- Strengthen your brand’s reputation as trustworthy and knowledgeable
- Adhere to the guidelines of your chosen distribution channels
- Present a consistent brand narrative and identity across channels
The key to performing well with syndication is to think about the value of the content in the eyes of your ideal customer, how that value relates to the level of personal information you’re requesting in exchange for the content, and how that particular content relates to the stage of the customer journey in which you’re reaching that potential customer.
Plan content that is of value to your audience
You can syndicate any type of content—really! But remember, you want your assets to support prospects throughout their entire customer journey. That means answering your potential customer’s most important questions about problems they are facing in their business, suggesting potential solutions, and helping them to compare your product or service to others as they make a decision to move forward.
Think about whether your content actually helps your audience, or what they’ll get out of it. And there are several ways different types and topics can be valuable. Your round up of successful use cases in your industry could be inspiring or provide guidance from a high-level thought leadership perspective. Your template could help someone achieve an immediate task. Your comparison checklist could help them to make the right decision to grow their business.
There are many ways your content can provide value–just make a point to think about it from the perspective of your ideal customer and aim to truly help.
Address all parts of the customer journey
When you’re planning your next piece of content, think about how it addresses needs at different parts of the customer journey. At first, this can be simple–let’s say top, middle and bottom of the funnel. Later, you can branch out into multiple channels and layers to your content plan, but if you’re creating content, and you want to make a lead generation impact, start with:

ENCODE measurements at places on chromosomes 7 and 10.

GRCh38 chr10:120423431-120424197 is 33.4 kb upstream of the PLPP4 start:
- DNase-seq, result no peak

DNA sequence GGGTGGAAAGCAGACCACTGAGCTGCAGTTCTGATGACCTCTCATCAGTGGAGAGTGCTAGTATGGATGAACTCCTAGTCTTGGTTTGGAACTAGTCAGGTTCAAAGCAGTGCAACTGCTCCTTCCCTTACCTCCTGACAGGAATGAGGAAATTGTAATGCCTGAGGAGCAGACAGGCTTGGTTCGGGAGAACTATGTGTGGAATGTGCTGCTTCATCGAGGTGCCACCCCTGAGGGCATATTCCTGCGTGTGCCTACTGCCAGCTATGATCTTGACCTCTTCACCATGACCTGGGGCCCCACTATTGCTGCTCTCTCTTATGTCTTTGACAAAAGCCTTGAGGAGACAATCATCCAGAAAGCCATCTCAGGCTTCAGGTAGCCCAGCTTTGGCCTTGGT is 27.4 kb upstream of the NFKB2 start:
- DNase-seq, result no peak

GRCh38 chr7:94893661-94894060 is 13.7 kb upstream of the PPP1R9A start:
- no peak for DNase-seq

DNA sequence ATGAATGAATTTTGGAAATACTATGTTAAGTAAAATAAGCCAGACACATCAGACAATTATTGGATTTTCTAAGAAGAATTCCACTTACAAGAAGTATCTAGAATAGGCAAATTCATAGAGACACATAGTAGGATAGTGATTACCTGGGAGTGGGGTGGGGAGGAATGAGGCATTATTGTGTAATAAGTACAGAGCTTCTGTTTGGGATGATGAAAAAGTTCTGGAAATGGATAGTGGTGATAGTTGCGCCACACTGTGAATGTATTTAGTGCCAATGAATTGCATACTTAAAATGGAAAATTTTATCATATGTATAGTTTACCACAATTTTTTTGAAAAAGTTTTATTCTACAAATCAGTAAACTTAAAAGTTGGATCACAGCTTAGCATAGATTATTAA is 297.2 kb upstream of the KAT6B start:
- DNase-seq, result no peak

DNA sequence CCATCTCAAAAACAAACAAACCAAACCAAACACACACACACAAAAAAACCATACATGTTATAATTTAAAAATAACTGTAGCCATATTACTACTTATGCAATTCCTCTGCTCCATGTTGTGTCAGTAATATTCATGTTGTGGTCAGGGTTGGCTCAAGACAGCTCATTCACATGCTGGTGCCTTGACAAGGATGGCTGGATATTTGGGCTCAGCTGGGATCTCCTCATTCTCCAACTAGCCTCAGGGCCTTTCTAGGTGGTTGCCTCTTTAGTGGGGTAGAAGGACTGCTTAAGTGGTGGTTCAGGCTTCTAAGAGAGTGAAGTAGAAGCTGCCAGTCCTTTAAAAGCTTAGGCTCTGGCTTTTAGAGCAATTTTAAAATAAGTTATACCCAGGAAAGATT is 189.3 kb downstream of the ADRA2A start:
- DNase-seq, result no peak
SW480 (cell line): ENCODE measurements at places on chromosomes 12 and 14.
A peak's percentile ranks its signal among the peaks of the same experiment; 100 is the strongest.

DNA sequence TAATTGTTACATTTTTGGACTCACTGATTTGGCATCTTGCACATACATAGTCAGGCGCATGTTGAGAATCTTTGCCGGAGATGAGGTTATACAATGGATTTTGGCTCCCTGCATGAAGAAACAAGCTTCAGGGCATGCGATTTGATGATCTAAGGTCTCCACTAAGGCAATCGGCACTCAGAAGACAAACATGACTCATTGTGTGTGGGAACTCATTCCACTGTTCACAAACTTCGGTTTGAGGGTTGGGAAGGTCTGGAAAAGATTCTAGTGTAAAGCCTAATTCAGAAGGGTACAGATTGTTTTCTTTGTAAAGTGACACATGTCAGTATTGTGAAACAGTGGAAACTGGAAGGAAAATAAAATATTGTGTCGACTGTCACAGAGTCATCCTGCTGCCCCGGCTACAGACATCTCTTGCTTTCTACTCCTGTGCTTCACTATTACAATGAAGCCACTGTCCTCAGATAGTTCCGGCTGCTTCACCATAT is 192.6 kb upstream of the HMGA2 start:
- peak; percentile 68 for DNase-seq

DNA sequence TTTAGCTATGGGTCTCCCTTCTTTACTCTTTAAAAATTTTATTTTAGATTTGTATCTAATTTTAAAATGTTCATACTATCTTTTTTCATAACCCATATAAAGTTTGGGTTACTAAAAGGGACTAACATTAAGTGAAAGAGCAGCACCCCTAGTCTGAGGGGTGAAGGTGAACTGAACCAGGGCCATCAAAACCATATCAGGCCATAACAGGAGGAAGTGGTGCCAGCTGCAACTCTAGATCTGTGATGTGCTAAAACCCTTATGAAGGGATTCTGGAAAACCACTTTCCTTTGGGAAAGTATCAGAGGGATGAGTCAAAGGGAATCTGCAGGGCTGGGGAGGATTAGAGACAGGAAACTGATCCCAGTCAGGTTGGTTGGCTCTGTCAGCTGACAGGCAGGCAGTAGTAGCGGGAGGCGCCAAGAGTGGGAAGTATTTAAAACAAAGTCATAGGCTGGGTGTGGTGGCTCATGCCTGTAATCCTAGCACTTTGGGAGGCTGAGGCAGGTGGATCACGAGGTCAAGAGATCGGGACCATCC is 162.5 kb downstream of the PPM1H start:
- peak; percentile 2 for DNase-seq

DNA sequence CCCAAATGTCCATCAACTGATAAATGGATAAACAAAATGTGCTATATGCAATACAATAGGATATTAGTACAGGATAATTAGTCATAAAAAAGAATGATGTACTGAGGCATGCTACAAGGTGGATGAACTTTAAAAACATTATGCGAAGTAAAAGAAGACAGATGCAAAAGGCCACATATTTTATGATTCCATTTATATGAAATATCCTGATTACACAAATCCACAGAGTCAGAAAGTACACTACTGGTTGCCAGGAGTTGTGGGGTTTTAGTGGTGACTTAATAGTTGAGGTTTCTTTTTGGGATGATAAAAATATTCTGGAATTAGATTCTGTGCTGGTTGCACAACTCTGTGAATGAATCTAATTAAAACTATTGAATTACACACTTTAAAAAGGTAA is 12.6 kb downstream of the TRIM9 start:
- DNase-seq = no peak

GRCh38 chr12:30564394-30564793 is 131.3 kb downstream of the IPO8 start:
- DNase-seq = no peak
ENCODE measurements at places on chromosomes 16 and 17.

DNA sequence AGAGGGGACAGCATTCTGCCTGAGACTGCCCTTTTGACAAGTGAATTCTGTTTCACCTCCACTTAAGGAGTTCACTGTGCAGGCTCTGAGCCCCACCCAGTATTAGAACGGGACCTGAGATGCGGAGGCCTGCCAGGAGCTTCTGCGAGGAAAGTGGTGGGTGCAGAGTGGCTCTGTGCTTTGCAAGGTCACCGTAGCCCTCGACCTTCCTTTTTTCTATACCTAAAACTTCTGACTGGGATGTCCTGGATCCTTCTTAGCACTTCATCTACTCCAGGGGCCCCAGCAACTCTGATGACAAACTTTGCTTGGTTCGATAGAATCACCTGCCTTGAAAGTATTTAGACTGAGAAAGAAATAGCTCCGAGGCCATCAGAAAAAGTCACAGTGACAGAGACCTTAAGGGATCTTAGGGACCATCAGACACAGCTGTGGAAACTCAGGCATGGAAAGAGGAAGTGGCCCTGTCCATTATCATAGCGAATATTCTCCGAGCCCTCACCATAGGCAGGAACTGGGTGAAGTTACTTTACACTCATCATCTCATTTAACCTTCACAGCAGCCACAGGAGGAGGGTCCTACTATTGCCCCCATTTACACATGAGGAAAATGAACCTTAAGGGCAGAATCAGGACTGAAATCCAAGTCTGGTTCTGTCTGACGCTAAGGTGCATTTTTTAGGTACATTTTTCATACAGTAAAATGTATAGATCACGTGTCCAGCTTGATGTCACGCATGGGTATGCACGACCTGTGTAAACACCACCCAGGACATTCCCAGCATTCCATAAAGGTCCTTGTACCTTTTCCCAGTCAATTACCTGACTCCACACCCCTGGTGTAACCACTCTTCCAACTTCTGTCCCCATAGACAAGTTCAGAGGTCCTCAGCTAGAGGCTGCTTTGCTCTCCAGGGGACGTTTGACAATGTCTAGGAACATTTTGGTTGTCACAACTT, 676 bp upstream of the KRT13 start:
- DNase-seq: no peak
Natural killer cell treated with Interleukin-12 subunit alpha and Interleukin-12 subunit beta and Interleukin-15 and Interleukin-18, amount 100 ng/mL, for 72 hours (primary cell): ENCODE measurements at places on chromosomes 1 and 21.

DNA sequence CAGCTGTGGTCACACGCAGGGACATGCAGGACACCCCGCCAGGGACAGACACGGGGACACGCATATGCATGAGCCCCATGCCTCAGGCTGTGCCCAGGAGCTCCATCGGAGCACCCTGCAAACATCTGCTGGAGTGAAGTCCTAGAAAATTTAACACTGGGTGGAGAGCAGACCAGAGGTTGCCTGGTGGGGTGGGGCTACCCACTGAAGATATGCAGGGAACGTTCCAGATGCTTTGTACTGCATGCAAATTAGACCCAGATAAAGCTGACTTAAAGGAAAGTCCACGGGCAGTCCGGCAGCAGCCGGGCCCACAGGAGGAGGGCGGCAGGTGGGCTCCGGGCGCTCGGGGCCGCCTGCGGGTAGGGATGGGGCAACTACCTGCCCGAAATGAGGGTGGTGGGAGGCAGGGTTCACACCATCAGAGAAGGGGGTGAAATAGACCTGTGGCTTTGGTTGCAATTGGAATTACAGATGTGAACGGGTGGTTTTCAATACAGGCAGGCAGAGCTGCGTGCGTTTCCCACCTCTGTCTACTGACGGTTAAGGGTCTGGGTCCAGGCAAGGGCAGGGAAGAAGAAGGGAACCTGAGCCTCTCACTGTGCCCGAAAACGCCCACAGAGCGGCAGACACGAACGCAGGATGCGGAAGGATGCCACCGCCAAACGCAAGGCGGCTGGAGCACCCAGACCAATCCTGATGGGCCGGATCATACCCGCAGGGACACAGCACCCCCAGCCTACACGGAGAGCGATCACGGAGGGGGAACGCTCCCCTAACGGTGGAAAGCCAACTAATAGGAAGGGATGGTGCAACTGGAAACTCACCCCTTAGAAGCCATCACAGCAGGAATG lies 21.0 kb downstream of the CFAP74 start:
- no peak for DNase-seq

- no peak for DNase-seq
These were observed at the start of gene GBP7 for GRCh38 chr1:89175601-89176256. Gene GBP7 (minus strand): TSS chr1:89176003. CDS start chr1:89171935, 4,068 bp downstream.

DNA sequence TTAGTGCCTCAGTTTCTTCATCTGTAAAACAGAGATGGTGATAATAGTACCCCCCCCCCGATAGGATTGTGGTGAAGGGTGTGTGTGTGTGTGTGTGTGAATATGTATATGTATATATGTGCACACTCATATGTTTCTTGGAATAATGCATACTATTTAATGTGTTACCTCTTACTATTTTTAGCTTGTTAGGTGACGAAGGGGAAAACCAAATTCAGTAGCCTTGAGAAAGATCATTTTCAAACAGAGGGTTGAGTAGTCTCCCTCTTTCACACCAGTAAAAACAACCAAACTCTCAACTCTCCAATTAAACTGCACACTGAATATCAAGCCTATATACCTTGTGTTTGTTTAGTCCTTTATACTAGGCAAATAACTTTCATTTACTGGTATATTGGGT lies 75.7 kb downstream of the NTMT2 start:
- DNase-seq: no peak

Top of funnel content: ultimate guides to your main topics, how-to, use cases, reports, videos
Mid-funnel content: checklists, implementation guides, webinars
Bottom-funnel content: competitor comparisons, shopping guides, free trial ads
When you’re offering different types of content on different topics at different stages of the customer journey, you’re more likely to be covering your bases with what a lead needs to see and hear in order to become a customer. And, no matter what stage of the funnel your next best customer comes in on, you can be ready to meet them there with your robust content marketing plan.
Pick your channels
Once you’ve got your well-planned, valuable content ready, the next step is choosing the most optimal channels to reach new audiences. To find the right channels for you, consider your ideal customer and where that person or set of people are most receptive to your offer. Also remember you’ve probably got lots of data to rely on about how different channels have performed for you in the past, so let that guide you as well.
Common demand generation channels
In a fully-fledged demand generation strategy, there will usually be activity on channels including website, media, content syndication, display advertising, organic social, paid social, paid search, email and events. There are additional channels like sponsorship, outdoor (aka old school advertising on signs!), interactive, and influencer campaigns. Some of what you do in your overall content marketing plan will be strategically focused to meet your ICP on those key channels and formats.
When it comes to using your content to then amplify and connect through other avenues, the idea of channels gets more granular.
What are the channels in content syndication?
Within the channel of content syndication, there are numerous outlets or ways your content can get out there. Free channels like LinkedIn, Reddit and other social media are helpful. When you get into a paid partnership for syndication, your provider will have a selection of outlets including websites, social channels and newsletters in most cases. Your job is to provide input and guide the process of selecting the right places to connect with your ideal audience–we’ll get to more on channels in the strategy section coming up after benefits.
Keep learning about content syndication
Reading through the fundamentals of content syndication is a great start toward optimizing your content marketing strategy. In this guide, you’ve got a great head start on understanding the fundamentals of this incredibly important lead generation strategy. Explore our other guides to continue your content syndication journey.